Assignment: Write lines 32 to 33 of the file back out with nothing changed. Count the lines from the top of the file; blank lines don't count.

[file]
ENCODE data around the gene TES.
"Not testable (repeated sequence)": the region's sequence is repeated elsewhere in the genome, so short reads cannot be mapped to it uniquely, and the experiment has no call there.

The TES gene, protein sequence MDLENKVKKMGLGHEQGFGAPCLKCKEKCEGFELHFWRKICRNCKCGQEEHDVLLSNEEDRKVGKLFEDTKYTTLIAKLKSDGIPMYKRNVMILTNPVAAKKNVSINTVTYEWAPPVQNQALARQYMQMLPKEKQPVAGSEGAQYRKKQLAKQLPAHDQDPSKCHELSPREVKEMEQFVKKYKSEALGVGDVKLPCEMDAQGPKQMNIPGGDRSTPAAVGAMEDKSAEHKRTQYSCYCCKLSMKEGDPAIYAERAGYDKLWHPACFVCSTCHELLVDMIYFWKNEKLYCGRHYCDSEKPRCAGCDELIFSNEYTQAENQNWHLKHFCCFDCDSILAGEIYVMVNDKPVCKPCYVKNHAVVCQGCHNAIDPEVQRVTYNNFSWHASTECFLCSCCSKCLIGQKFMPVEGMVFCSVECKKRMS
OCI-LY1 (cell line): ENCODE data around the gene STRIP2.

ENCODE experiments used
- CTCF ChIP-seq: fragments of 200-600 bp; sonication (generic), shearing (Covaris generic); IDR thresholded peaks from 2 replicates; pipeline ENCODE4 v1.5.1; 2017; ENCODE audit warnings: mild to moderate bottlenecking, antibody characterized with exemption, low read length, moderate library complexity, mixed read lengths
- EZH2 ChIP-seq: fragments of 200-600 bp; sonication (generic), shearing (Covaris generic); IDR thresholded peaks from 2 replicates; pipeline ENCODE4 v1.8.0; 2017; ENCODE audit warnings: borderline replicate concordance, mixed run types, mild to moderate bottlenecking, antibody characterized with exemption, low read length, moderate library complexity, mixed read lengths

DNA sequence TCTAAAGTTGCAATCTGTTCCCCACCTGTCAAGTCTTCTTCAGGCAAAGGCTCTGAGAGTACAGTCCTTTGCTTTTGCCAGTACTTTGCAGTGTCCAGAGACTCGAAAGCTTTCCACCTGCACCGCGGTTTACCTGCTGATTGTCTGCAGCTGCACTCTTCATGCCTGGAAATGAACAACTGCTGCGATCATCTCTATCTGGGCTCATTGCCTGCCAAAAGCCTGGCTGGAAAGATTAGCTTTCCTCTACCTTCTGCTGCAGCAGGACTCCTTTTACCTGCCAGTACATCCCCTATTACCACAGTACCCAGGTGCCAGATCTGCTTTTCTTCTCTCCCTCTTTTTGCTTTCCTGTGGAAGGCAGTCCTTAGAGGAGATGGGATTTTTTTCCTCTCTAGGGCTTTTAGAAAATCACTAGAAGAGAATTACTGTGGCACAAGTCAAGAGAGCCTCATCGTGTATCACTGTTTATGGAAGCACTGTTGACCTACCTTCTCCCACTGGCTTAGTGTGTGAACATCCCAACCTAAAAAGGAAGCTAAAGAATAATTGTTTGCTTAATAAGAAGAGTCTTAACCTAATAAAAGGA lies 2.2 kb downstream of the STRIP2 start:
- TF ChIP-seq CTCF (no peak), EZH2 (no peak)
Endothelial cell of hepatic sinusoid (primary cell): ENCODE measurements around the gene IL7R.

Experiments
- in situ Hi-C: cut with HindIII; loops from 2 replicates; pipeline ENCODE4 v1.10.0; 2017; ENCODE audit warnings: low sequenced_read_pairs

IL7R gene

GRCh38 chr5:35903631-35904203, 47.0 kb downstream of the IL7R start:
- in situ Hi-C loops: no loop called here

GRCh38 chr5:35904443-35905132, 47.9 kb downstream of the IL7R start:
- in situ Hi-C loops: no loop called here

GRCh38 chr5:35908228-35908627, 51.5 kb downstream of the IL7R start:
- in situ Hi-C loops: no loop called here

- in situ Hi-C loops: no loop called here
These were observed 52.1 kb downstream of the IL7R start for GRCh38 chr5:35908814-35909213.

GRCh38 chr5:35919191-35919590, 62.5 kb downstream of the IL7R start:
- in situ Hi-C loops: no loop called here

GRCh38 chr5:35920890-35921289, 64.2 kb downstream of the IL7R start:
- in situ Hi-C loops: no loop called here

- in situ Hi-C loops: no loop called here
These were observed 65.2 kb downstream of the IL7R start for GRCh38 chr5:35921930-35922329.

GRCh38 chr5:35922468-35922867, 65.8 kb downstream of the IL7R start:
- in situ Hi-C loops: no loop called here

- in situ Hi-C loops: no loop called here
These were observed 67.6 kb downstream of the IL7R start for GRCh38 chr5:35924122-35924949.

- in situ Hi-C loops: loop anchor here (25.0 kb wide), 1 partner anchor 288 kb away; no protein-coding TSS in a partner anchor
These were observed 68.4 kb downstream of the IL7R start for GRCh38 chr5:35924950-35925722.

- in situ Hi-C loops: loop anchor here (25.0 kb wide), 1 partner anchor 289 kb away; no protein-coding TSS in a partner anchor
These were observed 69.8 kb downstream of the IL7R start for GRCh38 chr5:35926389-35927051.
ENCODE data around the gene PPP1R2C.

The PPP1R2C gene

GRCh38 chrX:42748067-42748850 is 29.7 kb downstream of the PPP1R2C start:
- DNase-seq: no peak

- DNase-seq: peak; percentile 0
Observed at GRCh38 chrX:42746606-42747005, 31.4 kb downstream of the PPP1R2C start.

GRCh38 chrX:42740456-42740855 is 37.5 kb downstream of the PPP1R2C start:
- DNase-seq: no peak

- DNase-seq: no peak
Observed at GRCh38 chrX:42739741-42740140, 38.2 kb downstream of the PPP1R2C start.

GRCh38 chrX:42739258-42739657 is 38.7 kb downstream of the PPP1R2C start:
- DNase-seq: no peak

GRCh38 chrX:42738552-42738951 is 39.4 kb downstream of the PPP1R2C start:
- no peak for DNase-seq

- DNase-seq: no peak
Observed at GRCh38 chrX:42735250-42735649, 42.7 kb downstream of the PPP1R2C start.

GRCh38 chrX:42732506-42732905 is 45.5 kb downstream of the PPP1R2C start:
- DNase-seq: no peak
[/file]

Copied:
- in situ Hi-C loops: loop anchor here (25.0 kb wide), 1 partner anchor 288 kb away; no protein-coding TSS in a partner anchor
These were observed 68.4 kb downstream of the IL7R start for GRCh38 chr5:35924950-35925722.